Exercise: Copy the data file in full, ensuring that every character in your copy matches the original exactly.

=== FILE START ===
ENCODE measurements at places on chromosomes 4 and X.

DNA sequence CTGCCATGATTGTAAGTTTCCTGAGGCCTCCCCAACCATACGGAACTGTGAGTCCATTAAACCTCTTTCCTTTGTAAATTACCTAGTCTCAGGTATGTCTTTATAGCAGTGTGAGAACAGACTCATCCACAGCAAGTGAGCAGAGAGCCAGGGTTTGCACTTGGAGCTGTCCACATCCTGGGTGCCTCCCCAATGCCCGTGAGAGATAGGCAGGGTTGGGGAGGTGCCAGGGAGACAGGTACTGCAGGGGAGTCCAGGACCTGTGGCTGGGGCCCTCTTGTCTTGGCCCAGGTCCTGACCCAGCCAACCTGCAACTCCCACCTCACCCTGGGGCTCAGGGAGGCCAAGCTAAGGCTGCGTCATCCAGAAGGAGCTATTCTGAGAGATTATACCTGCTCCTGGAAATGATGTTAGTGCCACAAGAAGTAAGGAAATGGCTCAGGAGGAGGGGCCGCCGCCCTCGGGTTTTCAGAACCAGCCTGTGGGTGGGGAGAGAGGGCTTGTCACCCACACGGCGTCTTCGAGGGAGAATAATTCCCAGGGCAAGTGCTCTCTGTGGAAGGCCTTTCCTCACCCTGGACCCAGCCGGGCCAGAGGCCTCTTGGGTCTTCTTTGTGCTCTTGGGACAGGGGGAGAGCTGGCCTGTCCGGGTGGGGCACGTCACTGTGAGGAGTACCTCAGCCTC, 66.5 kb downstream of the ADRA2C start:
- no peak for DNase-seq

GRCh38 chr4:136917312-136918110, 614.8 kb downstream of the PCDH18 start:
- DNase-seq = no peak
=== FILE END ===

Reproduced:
ENCODE measurements at places on chromosomes 4 and X.

DNA sequence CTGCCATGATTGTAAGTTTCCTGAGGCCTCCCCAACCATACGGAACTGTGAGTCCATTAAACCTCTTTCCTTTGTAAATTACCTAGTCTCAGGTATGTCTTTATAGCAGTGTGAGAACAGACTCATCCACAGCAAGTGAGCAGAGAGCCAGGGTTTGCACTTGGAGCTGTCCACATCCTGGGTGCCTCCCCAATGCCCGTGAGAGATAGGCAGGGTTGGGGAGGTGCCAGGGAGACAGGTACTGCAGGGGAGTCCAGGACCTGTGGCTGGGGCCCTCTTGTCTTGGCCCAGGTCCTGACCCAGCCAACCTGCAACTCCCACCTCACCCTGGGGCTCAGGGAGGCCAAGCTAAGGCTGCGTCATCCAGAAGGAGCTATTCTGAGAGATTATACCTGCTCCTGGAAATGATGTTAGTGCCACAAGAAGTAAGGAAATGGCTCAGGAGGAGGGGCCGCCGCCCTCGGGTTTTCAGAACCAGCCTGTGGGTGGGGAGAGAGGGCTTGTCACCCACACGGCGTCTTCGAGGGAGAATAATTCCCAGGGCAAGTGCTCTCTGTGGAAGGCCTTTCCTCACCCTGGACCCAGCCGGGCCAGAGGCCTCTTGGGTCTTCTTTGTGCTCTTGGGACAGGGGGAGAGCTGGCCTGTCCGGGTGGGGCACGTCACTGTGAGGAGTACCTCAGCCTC, 66.5 kb downstream of the ADRA2C start:
- no peak for DNase-seq

GRCh38 chr4:136917312-136918110, 614.8 kb downstream of the PCDH18 start:
- DNase-seq = no peak